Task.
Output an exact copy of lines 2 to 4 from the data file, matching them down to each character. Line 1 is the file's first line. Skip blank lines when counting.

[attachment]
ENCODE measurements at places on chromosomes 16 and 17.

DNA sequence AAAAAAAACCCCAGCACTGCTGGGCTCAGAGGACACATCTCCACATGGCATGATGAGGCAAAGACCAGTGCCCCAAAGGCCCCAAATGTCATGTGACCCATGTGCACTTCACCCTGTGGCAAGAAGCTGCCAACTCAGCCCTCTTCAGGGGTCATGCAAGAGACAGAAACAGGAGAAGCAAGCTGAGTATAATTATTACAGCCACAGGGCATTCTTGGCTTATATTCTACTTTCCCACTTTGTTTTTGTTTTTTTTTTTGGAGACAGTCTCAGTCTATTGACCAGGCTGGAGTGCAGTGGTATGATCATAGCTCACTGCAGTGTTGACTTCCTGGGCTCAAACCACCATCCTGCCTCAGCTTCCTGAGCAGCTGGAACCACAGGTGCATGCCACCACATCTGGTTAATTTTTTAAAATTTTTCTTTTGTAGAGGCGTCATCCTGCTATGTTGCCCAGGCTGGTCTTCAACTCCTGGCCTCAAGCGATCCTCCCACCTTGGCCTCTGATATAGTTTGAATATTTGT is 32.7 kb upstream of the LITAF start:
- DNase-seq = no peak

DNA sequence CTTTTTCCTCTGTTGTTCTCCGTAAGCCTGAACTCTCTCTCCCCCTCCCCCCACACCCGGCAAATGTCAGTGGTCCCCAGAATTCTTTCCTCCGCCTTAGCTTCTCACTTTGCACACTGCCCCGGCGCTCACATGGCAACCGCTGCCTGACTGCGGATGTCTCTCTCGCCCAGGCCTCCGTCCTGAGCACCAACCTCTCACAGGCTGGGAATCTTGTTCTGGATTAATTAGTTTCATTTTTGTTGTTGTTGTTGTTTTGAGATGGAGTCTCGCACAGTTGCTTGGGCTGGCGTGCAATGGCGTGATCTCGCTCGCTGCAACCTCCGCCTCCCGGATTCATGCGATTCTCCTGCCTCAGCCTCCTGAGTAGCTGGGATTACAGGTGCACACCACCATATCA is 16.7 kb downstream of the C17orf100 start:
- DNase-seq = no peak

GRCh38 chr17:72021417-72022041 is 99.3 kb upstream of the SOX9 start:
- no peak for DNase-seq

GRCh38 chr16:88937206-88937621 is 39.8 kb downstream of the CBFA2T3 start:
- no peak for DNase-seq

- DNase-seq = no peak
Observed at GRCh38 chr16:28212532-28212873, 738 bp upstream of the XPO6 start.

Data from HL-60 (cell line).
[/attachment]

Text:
DNA sequence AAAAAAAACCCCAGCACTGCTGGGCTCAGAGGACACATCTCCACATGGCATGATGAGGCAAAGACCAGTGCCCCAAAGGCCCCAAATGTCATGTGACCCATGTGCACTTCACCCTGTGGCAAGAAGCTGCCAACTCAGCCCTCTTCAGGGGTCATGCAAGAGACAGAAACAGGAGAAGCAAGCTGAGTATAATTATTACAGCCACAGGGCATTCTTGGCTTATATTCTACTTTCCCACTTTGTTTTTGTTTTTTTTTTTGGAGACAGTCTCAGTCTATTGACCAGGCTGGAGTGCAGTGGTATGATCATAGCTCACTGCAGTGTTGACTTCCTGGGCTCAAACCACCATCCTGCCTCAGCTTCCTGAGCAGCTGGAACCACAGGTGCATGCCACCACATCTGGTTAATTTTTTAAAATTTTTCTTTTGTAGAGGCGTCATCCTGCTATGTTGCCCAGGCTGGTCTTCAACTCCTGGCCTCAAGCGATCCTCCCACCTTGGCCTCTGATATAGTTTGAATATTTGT is 32.7 kb upstream of the LITAF start:
- DNase-seq = no peak

DNA sequence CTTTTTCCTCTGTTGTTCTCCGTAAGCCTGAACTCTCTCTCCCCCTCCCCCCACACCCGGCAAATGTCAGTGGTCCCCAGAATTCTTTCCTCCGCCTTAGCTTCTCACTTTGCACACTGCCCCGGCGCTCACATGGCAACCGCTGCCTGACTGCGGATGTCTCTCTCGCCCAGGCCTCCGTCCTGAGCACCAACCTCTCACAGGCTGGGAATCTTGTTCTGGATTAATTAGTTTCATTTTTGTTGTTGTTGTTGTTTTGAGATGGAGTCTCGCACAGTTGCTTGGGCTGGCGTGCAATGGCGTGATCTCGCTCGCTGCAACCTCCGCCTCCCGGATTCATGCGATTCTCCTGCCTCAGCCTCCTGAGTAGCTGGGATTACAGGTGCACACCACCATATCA is 16.7 kb downstream of the C17orf100 start: